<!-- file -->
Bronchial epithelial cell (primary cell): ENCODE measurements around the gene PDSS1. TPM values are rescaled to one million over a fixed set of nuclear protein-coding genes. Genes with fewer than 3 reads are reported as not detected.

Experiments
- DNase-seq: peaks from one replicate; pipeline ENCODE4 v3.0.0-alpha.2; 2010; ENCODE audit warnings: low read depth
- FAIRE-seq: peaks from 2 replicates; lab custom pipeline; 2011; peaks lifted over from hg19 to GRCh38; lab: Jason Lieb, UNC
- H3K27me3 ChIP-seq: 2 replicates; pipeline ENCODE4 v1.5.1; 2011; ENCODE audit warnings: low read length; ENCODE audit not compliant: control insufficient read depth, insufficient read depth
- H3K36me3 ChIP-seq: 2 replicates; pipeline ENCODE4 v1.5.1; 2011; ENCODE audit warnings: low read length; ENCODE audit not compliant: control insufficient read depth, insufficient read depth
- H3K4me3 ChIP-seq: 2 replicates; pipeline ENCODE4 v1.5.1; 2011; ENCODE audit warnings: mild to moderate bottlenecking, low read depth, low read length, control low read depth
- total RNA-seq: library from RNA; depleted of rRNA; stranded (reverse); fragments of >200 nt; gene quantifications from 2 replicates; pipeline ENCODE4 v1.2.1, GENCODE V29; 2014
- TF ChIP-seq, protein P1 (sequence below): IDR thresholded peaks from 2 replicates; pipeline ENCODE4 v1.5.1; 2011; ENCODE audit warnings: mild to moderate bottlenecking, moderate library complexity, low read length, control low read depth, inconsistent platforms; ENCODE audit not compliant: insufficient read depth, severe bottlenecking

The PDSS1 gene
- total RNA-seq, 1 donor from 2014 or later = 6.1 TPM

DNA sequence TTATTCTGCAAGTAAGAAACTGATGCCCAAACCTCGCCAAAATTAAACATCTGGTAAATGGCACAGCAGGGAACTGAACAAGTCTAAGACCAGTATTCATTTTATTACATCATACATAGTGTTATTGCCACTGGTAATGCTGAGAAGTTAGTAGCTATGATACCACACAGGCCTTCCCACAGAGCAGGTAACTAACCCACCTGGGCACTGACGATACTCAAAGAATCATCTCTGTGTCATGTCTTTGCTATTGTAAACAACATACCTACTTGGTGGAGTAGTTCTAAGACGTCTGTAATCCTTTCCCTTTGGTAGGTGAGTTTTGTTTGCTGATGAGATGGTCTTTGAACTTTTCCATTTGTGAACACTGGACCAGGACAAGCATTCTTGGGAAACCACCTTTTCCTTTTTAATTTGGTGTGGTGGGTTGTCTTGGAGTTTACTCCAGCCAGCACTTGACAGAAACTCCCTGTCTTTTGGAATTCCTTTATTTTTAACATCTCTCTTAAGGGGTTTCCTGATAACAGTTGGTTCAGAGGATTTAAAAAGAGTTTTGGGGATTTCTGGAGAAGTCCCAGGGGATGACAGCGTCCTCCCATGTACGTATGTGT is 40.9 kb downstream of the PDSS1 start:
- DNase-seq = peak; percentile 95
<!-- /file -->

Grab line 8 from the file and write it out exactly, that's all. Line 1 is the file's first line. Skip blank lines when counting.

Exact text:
- total RNA-seq: library from RNA; depleted of rRNA; stranded (reverse); fragments of >200 nt; gene quantifications from 2 replicates; pipeline ENCODE4 v1.2.1, GENCODE V29; 2014